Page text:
quality
Pronunciation
  • (British) IPA: /ˈkwɒlɪti/
  • (British, obsolete) IPA: /ˈkwælɪti/, /ˈkwælɪtɪ/
  • (America, father-bother, weak vowel) IPA: /ˈkwɑləti/, [ˈkʰwɑɫəɾi]

Noun

quality

  1. (uncountable) Level of excellence.
    This school is well-known for having teachers of high quality.
    Quality of life is usually determined by health, education, and income.
    • 1960, P[elham] G[renville] Wodehouse, chapter I, in Jeeves in the Offing, London: Herbert Jenkins, OCLC 1227855 ↗:
      “I'll tell you what you're going to do. Have you a clean shirt?” “Several.” “And a toothbrush?” “Two, both of the finest quality.” “Then pack them. You're coming to Brinkley tomorrow.”
    • 2019, [https://web.archive.org/web/20190311070055/https://learningenglish.voanews.com/a/south-korea-proposes-rain-project-with-china-to-cut-pollution/4819207.html VOA Learning English] (public domain)
      He called for China’s cooperation in efforts to improve air quality.
  2. (countable) A property or an attribute that differentiates a thing or person.
    One of the qualities of pure iron is that it does not rust easily.
    While being impulsive can be great for artists, it is not a desirable quality for engineers.
    Security, stability, and efficiency are good qualities of an operating system.
    • 1601, Ben Jonson, Poetaster or The Arraignment: […], London: Printed [by R. Bradock] for M[atthew] L[ownes] […], published 1602, OCLC 316392309 ↗, Act III, scene iv ↗:
      Tuc[ca]. […] Can thy Author doe it impudently enough? / Hiſt[rio]. O, I warrant you, Captaine: and ſpitefully inough too; he ha's one of the moſt ouerflowing villanous wits, in Rome. He will ſlander any man that breathes; If he diſguſt him. / Tucca. I'le know the poor, egregious, nitty Raſcall; and he haue ſuch commendable Qualities, I'le cheriſh him: {{...}
    • 1960, P[elham] G[renville] Wodehouse, chapter XX, in Jeeves in the Offing, London: Herbert Jenkins, OCLC 1227855 ↗:
      “That's life,” she said, and buzzed off to keep her vigil, leaving me kicking myself because I'd forgotten to say anything about the quality of mercy not being strained. It isn't, as I dare say you know, and a mention of this might just have done the trick.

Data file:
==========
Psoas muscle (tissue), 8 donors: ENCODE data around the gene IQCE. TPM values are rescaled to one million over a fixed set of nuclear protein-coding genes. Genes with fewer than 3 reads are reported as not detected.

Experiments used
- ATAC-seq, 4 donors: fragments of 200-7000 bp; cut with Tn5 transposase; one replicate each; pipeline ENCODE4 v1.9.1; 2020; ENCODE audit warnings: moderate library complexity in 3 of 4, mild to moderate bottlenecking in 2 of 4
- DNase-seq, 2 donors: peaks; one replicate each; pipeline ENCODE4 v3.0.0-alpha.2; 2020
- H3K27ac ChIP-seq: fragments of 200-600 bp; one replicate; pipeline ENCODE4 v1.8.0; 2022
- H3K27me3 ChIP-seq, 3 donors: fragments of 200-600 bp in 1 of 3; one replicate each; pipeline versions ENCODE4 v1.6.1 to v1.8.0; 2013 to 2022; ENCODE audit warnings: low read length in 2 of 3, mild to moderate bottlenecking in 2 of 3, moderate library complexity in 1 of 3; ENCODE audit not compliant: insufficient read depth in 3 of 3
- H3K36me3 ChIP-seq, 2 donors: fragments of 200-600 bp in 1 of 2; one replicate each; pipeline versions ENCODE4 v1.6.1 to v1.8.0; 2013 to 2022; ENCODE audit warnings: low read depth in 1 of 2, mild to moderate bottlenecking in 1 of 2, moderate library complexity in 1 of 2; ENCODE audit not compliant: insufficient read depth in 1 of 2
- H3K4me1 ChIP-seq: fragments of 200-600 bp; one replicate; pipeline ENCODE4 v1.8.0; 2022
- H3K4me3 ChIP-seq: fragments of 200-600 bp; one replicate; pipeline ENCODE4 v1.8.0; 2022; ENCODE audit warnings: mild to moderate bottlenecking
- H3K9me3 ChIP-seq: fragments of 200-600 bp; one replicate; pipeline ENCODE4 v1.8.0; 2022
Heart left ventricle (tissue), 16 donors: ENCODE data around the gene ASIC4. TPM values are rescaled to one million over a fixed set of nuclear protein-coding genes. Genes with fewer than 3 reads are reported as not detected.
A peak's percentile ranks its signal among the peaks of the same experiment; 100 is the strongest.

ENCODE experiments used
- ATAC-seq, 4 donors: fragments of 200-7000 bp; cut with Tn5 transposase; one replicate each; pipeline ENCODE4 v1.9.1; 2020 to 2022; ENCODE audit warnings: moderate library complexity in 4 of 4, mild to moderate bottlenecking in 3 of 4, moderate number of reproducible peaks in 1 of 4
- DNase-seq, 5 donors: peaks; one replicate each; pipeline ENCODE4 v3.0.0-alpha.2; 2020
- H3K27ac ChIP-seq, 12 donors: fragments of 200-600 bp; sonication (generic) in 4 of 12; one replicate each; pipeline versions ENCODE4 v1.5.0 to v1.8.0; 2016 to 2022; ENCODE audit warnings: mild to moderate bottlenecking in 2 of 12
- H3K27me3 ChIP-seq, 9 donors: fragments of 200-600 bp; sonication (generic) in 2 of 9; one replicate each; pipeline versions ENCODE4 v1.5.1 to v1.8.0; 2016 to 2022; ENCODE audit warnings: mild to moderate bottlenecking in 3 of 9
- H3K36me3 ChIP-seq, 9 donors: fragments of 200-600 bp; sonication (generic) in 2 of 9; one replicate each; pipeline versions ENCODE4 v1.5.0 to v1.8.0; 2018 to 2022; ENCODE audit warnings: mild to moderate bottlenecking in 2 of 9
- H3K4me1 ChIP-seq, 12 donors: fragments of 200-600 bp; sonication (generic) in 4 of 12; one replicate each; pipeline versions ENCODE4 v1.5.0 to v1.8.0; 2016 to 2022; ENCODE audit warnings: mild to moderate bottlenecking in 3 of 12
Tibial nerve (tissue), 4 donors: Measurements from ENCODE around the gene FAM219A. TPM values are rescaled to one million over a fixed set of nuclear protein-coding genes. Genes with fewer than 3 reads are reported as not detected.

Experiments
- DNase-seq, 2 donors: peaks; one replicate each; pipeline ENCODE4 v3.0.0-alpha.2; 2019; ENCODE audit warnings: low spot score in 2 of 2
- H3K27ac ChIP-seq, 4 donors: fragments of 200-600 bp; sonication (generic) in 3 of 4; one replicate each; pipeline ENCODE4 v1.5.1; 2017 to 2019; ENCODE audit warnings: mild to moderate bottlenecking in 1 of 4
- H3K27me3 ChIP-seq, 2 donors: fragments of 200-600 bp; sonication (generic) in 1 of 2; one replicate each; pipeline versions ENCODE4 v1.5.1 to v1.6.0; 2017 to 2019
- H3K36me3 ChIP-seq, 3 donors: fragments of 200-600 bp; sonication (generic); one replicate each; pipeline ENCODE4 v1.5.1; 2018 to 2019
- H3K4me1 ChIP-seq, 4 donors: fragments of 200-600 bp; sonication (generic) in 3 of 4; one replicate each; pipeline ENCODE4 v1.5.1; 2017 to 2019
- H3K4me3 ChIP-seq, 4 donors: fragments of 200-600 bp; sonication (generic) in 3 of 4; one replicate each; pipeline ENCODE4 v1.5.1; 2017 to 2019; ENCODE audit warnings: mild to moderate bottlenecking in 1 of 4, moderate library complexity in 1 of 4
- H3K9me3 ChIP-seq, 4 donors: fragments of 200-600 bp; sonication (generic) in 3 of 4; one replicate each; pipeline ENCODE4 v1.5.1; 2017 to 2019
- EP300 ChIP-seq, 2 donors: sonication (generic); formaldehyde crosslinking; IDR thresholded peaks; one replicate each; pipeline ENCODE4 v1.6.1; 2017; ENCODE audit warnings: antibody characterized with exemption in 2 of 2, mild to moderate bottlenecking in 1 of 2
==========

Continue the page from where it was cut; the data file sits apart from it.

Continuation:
3. (archaic) High social position. (See also the quality.)
    A peasant is not allowed to fall in love with a lady of quality.
    Membership of this golf club is limited to those of quality and wealth.
  4. (uncountable) The degree to which a man-made object or system is free from bugs and flaws, as opposed to scope of functions or quantity of items.
  5. (thermodynamics) In a two-phase liquidvapor mixture, the ratio of the mass of vapor present to the total mass of the mixture.
  6. (emergency medicine, countable) The third step in OPQRST where the responder investigates what the NOI/MOI feels like.
    To identify quality try asking, "what does it feel like?".
  7. (countable, UK, journalism) A newspaper with relatively serious, high-quality content.
    • 1998, Bill Coxall, ‎Lynton Robins, ‎Robert Leach, Contemporary British Politics (page 164)
      It is argued that in the last ten years or so, quality broadsheet newspapers have become more like the tabloids. Anthony Sampson has argued that 'the frontier between the qualities and popular papers has virtually disappeared'.
Synonyms Translations Translations Translations
  • Italian: qualità
  • Portuguese: alta classe
  • Russian: зна́тность
Translations
  • Portuguese: qualidade
  • Russian: надёжность

Adjective

quality

  1. Being of good worth, well made, fit for purpose.
    We only sell quality products.
    That was a quality game by Jim Smith.
    A quality system ensures products meet customer requirements.
Related terms Translations


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